Over 90% of coffee in Yunnan in Fully washed. The remainder is processed using the Natural method and a small percentage using the Honey/Semi washed method. Natural processing is usually used for the first coffee harvested, and the majority of Grade 1 coffees are Fully washed. 


Most coffee is traded, milled and shipped from December to May. The mills are generally closed during the rest of the year and very little coffee is shipped, as carry-over stock is generally very low. 


Pu’er and the surrounding region can be very humid during wet season, and if coffee needs to be stored, it will usually be moved to the city of Kunming. Kunming, at altitudes of 1,900 meters above sea level, has a much better climate for warehousing. Kunming is also capital of Yunnan Province and the hub for exporting.


Harvest typically occurs between December and March. Due to a mixture of the geography of mountainside farms and the financial capacity of the farmers, there is rarely any mechanized picking in China; most cherry is selectively hand-picked. Labor in Yunnan is relatively expensive and hard to source because urbanization is occurring at such a rapid speed. Small farmers must rely on household labor to harvest their coffees, and usually only medium and larger producers will hire external labor. 


Most producers have their own wet processing facilities; if they do not, they will often sell cherry to middlemen, who can then sell on to wet mills or add value by processing it themselves. 


Cherry is mechanically pulped, dry fermented in tanks and then washed. As parchment is washed, it is sent down grading channels that simultaneously wash all parchment and remove any underripe coffee.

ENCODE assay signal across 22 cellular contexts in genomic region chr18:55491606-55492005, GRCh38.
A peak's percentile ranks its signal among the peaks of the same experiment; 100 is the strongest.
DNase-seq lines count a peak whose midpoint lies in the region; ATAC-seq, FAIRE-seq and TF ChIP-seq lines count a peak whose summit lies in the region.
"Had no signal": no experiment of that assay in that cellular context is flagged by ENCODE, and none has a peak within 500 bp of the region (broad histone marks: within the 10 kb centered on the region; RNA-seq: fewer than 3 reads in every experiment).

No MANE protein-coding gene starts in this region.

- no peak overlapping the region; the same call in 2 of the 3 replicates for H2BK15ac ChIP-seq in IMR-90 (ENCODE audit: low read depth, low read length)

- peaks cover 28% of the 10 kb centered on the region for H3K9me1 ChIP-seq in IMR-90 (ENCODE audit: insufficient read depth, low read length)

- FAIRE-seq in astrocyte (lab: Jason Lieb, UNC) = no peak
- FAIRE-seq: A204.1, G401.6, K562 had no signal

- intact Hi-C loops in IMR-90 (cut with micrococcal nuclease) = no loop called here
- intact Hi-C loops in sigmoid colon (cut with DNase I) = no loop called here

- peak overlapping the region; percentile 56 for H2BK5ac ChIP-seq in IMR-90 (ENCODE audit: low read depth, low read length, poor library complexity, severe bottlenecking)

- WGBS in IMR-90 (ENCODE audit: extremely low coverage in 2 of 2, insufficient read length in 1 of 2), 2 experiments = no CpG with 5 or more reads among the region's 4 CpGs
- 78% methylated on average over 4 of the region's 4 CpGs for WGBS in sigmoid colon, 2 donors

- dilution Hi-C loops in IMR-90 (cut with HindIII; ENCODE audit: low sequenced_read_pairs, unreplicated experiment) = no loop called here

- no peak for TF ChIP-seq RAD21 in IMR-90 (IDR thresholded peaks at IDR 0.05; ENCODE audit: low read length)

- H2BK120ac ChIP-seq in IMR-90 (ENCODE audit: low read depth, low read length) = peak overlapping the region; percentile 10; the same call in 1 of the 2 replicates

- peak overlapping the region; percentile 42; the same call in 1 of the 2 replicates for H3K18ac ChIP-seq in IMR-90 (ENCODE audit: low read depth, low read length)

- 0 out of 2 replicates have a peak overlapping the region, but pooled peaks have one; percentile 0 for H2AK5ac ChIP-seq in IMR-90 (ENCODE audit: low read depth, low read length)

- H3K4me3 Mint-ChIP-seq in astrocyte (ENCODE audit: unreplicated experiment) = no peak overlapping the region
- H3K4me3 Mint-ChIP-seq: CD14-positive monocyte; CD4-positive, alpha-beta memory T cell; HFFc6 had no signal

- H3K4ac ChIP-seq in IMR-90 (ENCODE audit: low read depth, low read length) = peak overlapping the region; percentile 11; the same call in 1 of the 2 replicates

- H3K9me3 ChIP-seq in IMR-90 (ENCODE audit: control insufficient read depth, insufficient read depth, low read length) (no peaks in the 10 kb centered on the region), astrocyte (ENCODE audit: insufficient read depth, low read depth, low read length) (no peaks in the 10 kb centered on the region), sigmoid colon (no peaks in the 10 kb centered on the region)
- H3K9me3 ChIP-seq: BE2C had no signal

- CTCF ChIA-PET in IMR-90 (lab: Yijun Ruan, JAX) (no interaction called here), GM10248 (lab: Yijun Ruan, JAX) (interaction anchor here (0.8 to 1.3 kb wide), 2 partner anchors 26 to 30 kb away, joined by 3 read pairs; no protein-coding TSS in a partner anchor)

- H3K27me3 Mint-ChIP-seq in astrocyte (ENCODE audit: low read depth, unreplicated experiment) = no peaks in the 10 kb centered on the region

After washing, parchment typically dries in multi-level static driers that are fired by coal or wood. Lower grades or excess capacity are dried on patios. Once dry, parchment coffee is sold to commercial dry mills, who then trade the coffee to either export traders, international roasters or domestic roasters. Once coffee has been bought by the commercial mills, traders or middlemen, they are blended into whatever grade they were allocated when purchased. 


Traditionally, coffees have been harvested and sold with very little attention applied to lot identification and traceability. Grades have been determined by a combination of screen size and defect counts, rather than by any specific flavor profiles. Individual mills and traders often have their own unique interpretations of standards. 


However, this is beginning to change as specialty coffee evolves in the region. 

Sucafina in China

Sucafina has a Lab and Office in the heart of Munaihe, just outside of Pu’er. This small village is where most of the key traders and dry mills in Yunnan are based. We have a small but very experienced team who are committed to delivering coffees to the high quality and ethical standards of Sucafina.

The Yunnan team has worked to develop specific products to represent Yunnan coffees for Sucafina. These products span a quality and value range to allow for a dynamic offering to our clients. In a market where consistency has not always been a focus, we are excited by this opportunity to deliver reliable, quality coffees to our customers.

We have a strong local partnership with a company that enables our in-country financing, logistics and navigation of Chinese trade.

We also looking at China as a destination market and are working establishing a position within China selling to domestic roasters.

Yunnan is a beautiful part of the world that offers many opportunities for coffees, both as unique offerings as well as making certain blends—such as washed milds—more robust & dynamic. We welcome anyone to come visit & explore what Yunnan has to offer.